Jim Eckl was our Forward Observer (FO) during the Battle of VC Valley.
The following are some of Jim’s recollections:
I always had a code book with me to encrypt grid coordinates for radio transmission, and the code changed every week, on the weekend, Saturday or Sunday, I don’t remember that detail, but the point is, I had to keep track of the days so I didn’t use the wrong code
06/26: — [The] quoted 4th Inf Div records say, company made contact resulting in two US “slightly” wounded: but that’s wrong, there were two WIA, one maybe could be described as “slightly” wounded, that was a Sergeant named Cady who recovered and later rejoined us, but the other was Michael Davis who was evacuated alive but later died of his wounds
06/27: — Vince Giammarino went MIA on a platoon-sized patrol reconnoitering the area where we had made contact the previous day; that was 1st platoon, led by Lieut. John Bobb, and I accompanied the patrol; Vince Giammarino had been out on an LP the previous night, that is, the night of 06/26-27, and hadn’t slept much if at all, so he was even more exhausted than the rest of us; I cannot know for certain, but my guess is that he simply fell asleep during a break, was inadvertently left behind when we moved out again, woke up to find himself alone, and then tried to make his way back to the company’s base; after he was found absent, before the platoon returned to the company base, I believe I recall hearing a transmission from the company commander’s RTO, Elmer Hale (the transmission was probably to John Bobb on the company frequency: my radio would have been on a different frequency, the artillery fire frequency), Elmer Hale asked in very urgent manner, what was happening, were we in contact? Small-arms fire had been heard coming from direction of our location; but I hadn’t heard it; maybe it seems incredible, but I believe I remember that our location was upwind of the company base, at the time I noticed that and wondered if that was explanation of why we hadn’t heard what was heard at the base; again, I cannot know for certain, but I have always suspected that Vince Giammarino and NVA had stumbled into each other and that fire was an exchange between them
06/28: — a platoon was sent direct to the new company base location, that was 3rd Platoon led by Lieut. Charlie Betz (who was as new as I was: he had been replacement for a platoon leader who had been killed at Chu Moor named Zimmermann; I was replacement for the forward observer who had been wounded at Chu Moor, Greg Shawn); so the force that walked into that ambush was 1st Platoon and 2nd Platoon (I cannot now recall who the platoon leader of 2nd Platoon was, when I joined the company north of Dak To airstrip around 05/15, it was Lieut. Gene Westbrook, and a month or so after VC Valley when we arrived out west of Ban Me Thuot it was Lieut. Bob Schmidt; but I don’t remember when Gene Westbrook left and Bob Schmidt replaced him); the order-of-march was, 2nd Platoon in the lead, then company headquarters element, then 1st Platoon in the rear; the point made contact as we were proceeding downhill, a brief exchange of small-arms fire, then as we were halted and everybody’s attention was focussed downhill, the main NVA force attacked our rear from uphill, behind us, all hell broke loose, the noise was simply deafening; it’s correct that there were two KIA & six WIA; I don’t remember all the WIAs, one was a Sergeant, Danny Watson, one was named Christensen, I don’t remember the others; the two KIAs were Blair Keown (although I had known him as “Pat” which I suppose had been a nickname) and Louie Kimbrell. “Pat” Keown was a grenadier in 1st Platoon, I didn’t really know him; Louie Kimbrell was one of the company commander’s RTOs in headquarters element so I knew him because the headquarters was usually my place, a few steps away from the company commander; at this time the company commander had three RTOs, Elmer Hale, the senior of the three, one named Murphy and Louie Kimbrell; but there were only two radios, one for the company frequency and one for the battalion frequency, so the third man carried a big collapsible radio antenna (I think it was called a 292) and they rotated among them who was carrying what; that day Louie Kimbrell had the antenna; when the intense firing started in the rear, he dropped the antenna and headed for the rear, back to where 1st Platoon was getting shot up: he had been in 1st Platoon before he moved to headquarters and those were his friends getting shot: he could have stayed at headquarters, no one would have faulted him for it, that was his place; but because it was Elmer Hale and Murphy who had the two radios, he must have figured he wasn’t needed at headquarters and his friends in the rear of the column needed him more; and so he died; I am sure remember seeing a NVA KIA inside our position when we moved back uphill at dusk to get out of ambush location.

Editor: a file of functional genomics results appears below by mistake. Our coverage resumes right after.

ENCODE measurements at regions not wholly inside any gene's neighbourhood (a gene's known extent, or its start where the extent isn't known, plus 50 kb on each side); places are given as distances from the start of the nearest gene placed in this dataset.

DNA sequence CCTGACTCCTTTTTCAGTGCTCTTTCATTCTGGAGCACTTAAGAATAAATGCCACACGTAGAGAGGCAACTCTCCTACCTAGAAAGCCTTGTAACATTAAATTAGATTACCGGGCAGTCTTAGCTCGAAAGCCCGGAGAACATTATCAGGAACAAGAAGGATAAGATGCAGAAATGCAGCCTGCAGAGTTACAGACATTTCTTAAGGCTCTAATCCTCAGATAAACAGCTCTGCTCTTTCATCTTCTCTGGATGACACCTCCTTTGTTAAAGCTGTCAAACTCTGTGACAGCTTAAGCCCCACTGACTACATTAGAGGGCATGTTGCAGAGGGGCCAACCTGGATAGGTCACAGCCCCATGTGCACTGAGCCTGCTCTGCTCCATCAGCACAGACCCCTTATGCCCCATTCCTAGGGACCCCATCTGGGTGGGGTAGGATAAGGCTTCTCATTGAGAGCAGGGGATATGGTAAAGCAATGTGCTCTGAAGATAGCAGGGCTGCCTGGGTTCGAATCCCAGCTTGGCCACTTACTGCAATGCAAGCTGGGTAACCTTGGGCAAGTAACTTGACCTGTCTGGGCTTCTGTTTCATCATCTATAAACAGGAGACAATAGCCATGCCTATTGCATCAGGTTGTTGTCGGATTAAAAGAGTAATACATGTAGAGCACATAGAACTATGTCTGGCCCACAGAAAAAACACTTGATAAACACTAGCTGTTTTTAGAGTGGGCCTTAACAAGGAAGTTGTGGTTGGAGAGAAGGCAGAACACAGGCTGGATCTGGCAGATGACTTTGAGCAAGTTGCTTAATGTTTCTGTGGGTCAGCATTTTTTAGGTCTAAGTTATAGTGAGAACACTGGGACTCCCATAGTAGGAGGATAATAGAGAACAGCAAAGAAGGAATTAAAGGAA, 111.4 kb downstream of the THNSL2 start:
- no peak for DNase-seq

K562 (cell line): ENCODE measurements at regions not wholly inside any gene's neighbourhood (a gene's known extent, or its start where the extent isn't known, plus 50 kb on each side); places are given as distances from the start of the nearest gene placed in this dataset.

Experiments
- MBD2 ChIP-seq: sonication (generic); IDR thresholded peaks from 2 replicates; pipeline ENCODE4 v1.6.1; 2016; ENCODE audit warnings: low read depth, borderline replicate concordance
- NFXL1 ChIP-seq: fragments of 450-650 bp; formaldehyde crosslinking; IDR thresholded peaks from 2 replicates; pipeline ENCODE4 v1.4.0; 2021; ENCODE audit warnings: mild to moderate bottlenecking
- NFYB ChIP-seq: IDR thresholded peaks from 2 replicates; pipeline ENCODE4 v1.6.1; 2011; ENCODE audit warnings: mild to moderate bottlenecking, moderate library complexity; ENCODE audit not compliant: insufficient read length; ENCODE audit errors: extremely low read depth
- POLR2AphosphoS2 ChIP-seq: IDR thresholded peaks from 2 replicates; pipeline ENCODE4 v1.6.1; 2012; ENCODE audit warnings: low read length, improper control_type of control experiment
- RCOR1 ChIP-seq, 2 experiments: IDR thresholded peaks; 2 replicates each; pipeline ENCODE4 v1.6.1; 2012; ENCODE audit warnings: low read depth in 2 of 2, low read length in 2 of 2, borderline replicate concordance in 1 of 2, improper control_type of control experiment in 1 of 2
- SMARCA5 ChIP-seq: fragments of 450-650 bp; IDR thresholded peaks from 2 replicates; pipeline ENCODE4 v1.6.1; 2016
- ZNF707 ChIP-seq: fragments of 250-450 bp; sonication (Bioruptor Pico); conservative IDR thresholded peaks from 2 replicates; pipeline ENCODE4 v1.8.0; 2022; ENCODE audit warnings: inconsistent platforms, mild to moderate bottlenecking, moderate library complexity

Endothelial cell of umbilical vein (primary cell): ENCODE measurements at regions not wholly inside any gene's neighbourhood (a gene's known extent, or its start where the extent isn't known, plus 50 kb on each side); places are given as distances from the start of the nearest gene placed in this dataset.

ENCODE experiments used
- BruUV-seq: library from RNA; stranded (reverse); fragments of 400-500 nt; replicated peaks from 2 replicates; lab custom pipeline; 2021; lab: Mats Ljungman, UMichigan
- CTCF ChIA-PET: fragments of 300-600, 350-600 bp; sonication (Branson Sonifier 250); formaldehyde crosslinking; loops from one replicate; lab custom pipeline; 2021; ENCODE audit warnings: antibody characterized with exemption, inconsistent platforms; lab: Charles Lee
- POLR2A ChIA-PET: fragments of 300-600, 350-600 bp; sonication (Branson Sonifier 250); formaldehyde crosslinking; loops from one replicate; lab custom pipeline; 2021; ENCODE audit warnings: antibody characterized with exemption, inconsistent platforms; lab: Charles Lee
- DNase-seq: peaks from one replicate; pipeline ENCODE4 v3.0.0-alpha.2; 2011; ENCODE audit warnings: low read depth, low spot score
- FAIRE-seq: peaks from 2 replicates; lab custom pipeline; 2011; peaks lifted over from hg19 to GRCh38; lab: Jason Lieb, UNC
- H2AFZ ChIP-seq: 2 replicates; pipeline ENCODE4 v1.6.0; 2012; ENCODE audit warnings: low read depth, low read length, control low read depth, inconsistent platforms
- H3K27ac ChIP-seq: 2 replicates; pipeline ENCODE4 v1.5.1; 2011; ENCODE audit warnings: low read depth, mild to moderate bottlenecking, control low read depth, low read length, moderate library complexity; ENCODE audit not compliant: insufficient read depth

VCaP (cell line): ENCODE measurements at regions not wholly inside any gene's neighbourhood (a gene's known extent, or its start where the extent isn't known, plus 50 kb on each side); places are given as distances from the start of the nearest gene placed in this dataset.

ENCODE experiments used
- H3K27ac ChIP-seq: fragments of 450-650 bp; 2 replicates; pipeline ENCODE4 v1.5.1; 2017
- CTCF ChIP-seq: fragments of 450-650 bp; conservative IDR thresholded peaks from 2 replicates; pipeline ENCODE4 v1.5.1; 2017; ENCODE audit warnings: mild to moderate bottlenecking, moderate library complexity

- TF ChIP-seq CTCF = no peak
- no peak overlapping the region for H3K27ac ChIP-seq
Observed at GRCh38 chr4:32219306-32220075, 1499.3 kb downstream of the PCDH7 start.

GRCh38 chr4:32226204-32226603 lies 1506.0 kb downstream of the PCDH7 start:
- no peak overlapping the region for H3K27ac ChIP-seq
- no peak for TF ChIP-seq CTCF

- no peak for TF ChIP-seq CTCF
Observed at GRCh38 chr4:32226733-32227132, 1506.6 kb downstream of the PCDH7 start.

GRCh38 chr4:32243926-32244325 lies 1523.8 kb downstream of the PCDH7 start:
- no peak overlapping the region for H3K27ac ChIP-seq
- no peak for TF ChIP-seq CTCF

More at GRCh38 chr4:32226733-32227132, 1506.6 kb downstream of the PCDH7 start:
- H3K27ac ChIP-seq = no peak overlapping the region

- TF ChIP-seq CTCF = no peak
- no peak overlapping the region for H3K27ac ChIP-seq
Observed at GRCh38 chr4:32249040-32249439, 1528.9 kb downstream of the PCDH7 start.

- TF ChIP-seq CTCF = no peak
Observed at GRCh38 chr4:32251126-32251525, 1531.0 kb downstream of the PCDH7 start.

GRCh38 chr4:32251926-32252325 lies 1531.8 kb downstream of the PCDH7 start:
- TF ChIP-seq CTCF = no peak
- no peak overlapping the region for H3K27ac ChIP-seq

06/29: — after all these years I can still remember that hot food that got sent out to us at the new company base, it was one of the most memorable meals of my life because I hadn’t been expecting to survive to eat it or anything else: supper that evening was chile con carne served over spaghetti!!
07/04: — Independence Day, at which time we had been moved out of those mountains, south a little bit to FSB Batman on flat & open ground, securing a 105 battery, and we celebrated the Fourth of July the best way we could, M-60 tracers & pyrotechnics all over the place: it was while we were there that we found out Michael Davis had died